This means your recovery will take a lot longer. A better approach is using a fixed dollar amount based on a preset percentage of your entire account. So, in the previous example, you may decide to risk $200 each time.
However, this approach would work best with accurate statistics, which account for your worst losing streak over a simulation of hundreds or thousands of trades. Regardless, traders should worry more about the dollars at risk and less about the percentage.
The myth of high leverage
One of the reasons forex is the most traded financial instrument is the high margin. It’s a frequently cited adage that leverage is a double-edged sword in its ability to magnify gains and losses equally.
If you’re using relatively high leverage, there’s a commonly held belief that you are likely to blow your account faster or that one is taking more risk. Most experts recommend traders not to have a ratio above 1:100.
However, this figure is arbitrary because the risk of ruin is technically the same whether your leverage is 1:10, 1:100, or 1:1000.
What matters more, as previously mentioned, is the dollar amount on a per-trade basis. Of course, if your leverage is lower relative to the size of your account, you’d be naturally limited to how much you could trade.
However, you could simply take smaller positions in this case, not trade those lot sizes or deposit more funds. Higher leverage can indeed make an uninformed trader execute an unusually substantial lot size they wouldn’t naturally take otherwise.
Yet, with the correct knowledge of position sizing and thoroughly understanding your bankroll, you will realize the monetary amount is more crucial.
The myth of risk-to-reward ratios not being useful
It’s a universally accepted premise that trading is a game of probabilities. Anyone can buy and sell, but being successful is about consistently looking for opportunities where you reap more from doing this than the amount you’ve risked.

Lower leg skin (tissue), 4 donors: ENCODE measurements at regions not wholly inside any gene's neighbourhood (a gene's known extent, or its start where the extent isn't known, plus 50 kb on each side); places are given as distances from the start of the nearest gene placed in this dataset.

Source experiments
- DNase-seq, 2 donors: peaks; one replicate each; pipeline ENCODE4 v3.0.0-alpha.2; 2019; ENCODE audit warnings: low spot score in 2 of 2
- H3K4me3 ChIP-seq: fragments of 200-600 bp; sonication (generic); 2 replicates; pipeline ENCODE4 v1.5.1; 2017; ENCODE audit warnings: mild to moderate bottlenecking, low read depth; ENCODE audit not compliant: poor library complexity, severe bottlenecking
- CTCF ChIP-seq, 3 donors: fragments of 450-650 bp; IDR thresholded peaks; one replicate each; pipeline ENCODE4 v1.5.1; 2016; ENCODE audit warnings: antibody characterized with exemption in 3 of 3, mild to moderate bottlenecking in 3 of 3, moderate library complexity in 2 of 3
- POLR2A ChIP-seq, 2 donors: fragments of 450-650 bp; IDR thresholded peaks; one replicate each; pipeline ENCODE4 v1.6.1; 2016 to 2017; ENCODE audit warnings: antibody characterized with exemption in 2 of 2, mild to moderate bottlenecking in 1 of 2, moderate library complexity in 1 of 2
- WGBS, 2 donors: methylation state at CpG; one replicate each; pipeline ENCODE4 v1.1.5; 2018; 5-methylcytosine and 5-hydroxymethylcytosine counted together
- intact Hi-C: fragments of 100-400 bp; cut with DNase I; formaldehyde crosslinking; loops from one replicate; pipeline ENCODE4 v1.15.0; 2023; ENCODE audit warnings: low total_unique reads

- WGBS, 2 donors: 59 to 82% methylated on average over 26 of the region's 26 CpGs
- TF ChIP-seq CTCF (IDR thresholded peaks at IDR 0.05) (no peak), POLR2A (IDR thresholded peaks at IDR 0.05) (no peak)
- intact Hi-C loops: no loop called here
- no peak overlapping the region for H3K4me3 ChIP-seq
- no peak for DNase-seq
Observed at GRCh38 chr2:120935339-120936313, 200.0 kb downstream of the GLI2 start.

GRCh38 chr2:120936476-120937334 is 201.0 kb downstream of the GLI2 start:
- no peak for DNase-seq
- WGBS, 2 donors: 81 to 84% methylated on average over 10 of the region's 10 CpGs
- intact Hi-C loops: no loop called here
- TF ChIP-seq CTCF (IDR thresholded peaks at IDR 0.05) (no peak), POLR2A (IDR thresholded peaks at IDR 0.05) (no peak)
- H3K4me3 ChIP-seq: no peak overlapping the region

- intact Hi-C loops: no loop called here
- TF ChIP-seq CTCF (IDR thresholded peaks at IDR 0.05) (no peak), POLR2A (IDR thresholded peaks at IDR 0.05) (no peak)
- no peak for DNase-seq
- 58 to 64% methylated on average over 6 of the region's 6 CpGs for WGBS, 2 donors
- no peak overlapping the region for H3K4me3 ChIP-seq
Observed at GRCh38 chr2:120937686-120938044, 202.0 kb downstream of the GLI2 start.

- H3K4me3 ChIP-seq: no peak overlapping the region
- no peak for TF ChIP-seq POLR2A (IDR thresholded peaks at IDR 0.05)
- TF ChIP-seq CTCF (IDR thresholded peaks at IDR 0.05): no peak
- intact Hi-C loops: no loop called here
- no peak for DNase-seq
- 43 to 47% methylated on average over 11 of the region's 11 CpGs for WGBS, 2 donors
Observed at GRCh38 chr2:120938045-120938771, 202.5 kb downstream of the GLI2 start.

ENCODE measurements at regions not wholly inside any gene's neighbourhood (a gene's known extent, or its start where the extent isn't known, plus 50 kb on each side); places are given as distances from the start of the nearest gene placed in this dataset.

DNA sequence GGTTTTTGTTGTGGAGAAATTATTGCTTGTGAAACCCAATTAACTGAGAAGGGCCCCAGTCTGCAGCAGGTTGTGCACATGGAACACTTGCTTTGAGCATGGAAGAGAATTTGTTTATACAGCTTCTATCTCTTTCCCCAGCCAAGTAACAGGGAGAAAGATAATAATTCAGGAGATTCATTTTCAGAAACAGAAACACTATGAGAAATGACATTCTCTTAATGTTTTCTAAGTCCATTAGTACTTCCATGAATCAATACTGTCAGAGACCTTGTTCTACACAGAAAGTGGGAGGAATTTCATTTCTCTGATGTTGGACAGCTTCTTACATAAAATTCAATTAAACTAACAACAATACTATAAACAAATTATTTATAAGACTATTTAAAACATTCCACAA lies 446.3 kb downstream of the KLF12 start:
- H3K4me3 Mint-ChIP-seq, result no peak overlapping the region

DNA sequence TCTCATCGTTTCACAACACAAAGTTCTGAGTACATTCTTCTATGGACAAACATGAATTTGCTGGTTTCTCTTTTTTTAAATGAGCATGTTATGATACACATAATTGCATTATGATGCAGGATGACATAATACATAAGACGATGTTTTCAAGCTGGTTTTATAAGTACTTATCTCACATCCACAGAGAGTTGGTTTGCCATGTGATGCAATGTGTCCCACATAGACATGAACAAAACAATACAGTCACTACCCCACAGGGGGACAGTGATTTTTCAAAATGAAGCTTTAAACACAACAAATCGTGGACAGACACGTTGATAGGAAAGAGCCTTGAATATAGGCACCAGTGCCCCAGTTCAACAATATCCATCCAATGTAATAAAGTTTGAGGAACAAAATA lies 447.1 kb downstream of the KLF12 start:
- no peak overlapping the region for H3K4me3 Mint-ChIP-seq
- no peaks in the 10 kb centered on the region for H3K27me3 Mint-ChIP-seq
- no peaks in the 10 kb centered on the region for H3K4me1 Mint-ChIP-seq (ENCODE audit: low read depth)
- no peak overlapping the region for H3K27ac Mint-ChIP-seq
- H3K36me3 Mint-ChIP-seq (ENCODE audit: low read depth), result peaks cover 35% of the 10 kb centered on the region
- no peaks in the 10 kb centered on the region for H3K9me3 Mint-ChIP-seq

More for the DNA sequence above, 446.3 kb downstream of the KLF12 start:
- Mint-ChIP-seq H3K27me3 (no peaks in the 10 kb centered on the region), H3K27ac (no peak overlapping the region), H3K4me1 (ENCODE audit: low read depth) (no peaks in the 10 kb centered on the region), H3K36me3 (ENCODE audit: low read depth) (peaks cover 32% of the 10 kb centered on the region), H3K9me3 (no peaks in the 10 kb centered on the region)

This is where the concept of risk-to-reward (RR) comes in. Profitable traders are only interested in scenarios where the market can regularly net them more pips relative to how much they’ve ‘staked’ on each position.
For this philosophy, we use RR ratios, usually 1:1, 1:2, or higher. This means for every one dollar you put down; you should aim for $1, $2, or higher. The aim is to widen the gap so that every profitable position can easily cover any losses and leave you with a healthy profit.
Therefore, without putting risk to reward at the forefront, you would be essentially trading blindly and taking random positions to be productive. Risk-to-reward is the framework successful traders use to pick only the quality opportunities with the highest chance of tremendously increasing their bottom line.
Any successful trader with a consistent track record will confirm that you should predominantly operate from a defensive standpoint in the markets by protecting your capital as much as possible.
Many traders are guilty of overlooking correct money management, yet it’s arguably the essential quality aside from strong analytical skills.